PCS condemns attempt to reintroduce tribunal fees

The UK Government has launched a consultation on the reintroduction of fees for submitting claims to the Employment Tribunal (ET) and Employment Appeals Tribunal (EAT) in a move that will hit the lowest earners, women, disabled people and minorities.

PCS General Secretary-elect, Fran Heathcote said: “This is nothing short of a further attack on working people trying to exercise their rights in the workplace. The government has given carte blanche to rogue employers to ride roughshod over the rights of workers who they know can ill-afford to pay tribunal fees just to access justice.

“This is the latest anti-worker and anti-union move from the Conservative government who have also sought to restrict the right to strike under the guise of minimum service levels. PCS will oppose any attempts to introduce restrictions on the right to strike and any attempts to deny justice to our members seeking justice through the tribunals system.”

The government previously introduced fees in 2013, but these were struck down following a successful campaign and legal action taken by Unison to the Supreme Court in 2017. At the time, the Supreme Court noted in their decision that the fees presented a real risk of a denial of access to justice.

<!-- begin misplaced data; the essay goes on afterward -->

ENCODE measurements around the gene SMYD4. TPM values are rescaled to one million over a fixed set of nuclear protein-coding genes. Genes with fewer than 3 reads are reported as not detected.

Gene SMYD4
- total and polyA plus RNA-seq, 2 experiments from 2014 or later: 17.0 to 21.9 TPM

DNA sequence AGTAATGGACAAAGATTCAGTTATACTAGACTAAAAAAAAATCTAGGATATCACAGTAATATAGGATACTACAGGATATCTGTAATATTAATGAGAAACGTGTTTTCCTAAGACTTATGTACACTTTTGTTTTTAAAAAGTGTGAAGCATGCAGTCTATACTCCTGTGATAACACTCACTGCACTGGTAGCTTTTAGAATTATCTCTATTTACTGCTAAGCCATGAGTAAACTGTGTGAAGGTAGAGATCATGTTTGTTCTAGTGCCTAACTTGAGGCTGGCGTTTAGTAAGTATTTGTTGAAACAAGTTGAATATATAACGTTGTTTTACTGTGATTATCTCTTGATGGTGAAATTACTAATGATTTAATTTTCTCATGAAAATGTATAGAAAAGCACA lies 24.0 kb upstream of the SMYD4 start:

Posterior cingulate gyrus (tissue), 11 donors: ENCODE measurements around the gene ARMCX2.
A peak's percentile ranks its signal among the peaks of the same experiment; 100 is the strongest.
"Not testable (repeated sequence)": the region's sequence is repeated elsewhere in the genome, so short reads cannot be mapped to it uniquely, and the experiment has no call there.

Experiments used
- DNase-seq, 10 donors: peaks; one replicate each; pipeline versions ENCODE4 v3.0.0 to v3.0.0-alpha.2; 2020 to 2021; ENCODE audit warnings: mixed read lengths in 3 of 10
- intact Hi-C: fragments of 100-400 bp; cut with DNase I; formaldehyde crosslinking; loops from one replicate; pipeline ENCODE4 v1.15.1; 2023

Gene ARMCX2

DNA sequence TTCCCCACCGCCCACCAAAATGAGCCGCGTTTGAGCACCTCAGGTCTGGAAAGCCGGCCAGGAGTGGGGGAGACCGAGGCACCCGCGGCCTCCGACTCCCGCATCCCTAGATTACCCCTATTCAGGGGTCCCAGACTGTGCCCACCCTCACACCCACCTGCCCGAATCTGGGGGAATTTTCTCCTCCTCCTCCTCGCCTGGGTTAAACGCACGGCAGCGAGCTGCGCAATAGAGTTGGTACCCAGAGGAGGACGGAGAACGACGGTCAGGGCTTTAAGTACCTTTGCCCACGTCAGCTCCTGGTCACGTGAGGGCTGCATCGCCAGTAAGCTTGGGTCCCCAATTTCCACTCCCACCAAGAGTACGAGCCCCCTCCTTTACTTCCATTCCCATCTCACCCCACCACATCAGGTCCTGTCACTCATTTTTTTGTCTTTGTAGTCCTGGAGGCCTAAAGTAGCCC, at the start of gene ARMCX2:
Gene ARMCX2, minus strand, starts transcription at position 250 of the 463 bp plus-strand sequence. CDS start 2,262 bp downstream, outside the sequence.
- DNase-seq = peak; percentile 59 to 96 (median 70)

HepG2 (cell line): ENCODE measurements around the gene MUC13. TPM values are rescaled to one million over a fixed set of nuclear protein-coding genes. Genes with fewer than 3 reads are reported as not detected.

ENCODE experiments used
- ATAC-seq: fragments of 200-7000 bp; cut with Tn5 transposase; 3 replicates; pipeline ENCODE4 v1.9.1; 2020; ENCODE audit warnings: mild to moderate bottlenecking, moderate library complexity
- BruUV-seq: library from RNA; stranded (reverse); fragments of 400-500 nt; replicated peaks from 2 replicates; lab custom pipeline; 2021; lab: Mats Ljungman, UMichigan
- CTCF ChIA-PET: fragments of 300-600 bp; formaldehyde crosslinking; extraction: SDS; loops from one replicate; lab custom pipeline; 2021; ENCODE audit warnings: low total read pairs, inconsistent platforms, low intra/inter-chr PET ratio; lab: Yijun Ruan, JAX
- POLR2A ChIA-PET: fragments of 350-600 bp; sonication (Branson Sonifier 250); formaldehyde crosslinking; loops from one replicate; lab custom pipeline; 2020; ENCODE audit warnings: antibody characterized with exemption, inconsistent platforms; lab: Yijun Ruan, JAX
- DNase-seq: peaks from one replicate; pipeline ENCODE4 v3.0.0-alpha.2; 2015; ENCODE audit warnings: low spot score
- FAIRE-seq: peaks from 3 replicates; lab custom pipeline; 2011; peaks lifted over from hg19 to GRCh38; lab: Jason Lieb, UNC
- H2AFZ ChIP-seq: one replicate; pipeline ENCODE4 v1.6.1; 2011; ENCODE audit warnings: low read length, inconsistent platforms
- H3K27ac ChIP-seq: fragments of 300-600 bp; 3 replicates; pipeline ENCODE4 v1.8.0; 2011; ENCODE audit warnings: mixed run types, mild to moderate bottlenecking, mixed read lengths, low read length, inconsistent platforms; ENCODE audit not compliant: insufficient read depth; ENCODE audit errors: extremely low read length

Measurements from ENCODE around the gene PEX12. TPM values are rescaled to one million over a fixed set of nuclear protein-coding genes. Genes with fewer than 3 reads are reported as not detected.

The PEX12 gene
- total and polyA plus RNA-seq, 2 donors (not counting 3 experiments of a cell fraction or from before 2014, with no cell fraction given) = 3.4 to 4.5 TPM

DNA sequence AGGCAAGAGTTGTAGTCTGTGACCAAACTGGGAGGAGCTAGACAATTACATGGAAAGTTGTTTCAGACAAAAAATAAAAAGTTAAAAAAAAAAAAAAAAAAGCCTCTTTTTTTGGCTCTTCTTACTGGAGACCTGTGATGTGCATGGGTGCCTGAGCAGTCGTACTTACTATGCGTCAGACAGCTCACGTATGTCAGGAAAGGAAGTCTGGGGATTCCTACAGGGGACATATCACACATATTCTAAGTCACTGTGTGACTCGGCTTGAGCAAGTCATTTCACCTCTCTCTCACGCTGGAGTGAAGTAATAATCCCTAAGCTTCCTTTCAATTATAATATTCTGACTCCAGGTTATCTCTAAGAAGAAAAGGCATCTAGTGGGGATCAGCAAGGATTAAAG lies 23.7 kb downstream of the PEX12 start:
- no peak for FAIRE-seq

Also condemning the move, TUC General Secretary Paul Nowak said: “All working people should be able to enforce their rights. But introducing fees for tribunals puts yet another hurdle in the way of those seeking justice at their most vulnerable moment.  

“Working people shouldn’t be picking up the bill for exploitative employers’ poor behaviour. Employment tribunal fees are just an invitation for bad bosses to ride roughshod over workers.”

During the previous fees regime, there was a 70% drop in the number of cases submitted to the Employment Tribunal.  The court also found that the practice was inherently discriminatory, given that a greater number of claims were brought by women who, on average, tend to earn less than men and the fees presented an additional barrier.

The fees are also likely to disproportionately affect disabled workers who, despite being guaranteed protections under the Equality Act, will find their access to the tribunals system severely hampered by this additional barrier. This is especially pointed given that disabled workers earn around 15% less due to the disability pay gap.

While the fees for submitting a claim under the previous regime ranged from £390 to £1, 200 for the ET and to £1,600 for the EAT, the new consultation is advocating a reduced fee of £55. However, this would continue to be a huge burden for many people already struggling with the cost of living, particularly those on lower incomes.